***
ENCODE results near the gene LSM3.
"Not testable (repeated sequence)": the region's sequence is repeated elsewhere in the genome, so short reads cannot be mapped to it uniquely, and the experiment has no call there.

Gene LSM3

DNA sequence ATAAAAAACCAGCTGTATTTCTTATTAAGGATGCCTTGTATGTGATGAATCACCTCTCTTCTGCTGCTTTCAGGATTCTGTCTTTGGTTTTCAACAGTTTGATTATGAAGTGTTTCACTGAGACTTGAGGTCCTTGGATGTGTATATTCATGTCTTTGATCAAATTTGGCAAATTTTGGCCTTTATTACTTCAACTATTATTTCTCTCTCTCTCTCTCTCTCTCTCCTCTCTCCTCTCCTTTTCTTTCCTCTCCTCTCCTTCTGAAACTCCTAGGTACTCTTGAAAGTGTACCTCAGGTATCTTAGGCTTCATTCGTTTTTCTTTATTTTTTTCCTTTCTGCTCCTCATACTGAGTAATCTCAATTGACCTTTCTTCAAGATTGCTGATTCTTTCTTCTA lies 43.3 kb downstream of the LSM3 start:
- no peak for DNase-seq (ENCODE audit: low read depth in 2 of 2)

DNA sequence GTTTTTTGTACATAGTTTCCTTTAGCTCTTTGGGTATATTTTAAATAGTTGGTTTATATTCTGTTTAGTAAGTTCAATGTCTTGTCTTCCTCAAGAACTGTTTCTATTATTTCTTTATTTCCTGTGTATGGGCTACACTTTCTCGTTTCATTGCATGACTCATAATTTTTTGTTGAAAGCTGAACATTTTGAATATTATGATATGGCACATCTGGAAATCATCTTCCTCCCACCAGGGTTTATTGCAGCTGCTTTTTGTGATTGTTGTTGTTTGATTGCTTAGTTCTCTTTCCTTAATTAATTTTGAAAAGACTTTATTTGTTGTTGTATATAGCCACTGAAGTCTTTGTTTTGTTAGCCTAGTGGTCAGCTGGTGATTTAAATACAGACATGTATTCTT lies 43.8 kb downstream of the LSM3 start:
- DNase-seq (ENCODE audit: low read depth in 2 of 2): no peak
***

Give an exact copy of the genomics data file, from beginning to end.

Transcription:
ENCODE results near the gene LSM3.
"Not testable (repeated sequence)": the region's sequence is repeated elsewhere in the genome, so short reads cannot be mapped to it uniquely, and the experiment has no call there.

Gene LSM3

DNA sequence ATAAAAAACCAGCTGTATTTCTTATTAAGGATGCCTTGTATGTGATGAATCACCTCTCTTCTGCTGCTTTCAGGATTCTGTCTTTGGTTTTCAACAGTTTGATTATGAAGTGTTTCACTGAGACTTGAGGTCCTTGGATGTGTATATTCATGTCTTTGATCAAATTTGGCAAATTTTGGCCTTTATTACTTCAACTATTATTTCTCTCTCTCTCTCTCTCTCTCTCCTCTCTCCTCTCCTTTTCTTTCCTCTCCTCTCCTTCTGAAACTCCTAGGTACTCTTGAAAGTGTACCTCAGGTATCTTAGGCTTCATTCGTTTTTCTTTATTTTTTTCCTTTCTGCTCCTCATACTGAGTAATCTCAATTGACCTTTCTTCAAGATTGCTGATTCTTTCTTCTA lies 43.3 kb downstream of the LSM3 start:
- no peak for DNase-seq (ENCODE audit: low read depth in 2 of 2)

DNA sequence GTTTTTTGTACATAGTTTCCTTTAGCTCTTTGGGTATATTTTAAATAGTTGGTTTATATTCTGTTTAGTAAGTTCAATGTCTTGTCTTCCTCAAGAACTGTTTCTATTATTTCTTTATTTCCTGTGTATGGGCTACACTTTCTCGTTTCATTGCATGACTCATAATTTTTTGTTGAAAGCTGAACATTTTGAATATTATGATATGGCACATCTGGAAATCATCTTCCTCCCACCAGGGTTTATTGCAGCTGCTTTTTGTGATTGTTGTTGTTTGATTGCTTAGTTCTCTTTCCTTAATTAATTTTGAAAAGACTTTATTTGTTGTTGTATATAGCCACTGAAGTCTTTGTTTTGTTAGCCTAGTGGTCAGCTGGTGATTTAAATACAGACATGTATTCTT lies 43.8 kb downstream of the LSM3 start:
- DNase-seq (ENCODE audit: low read depth in 2 of 2): no peak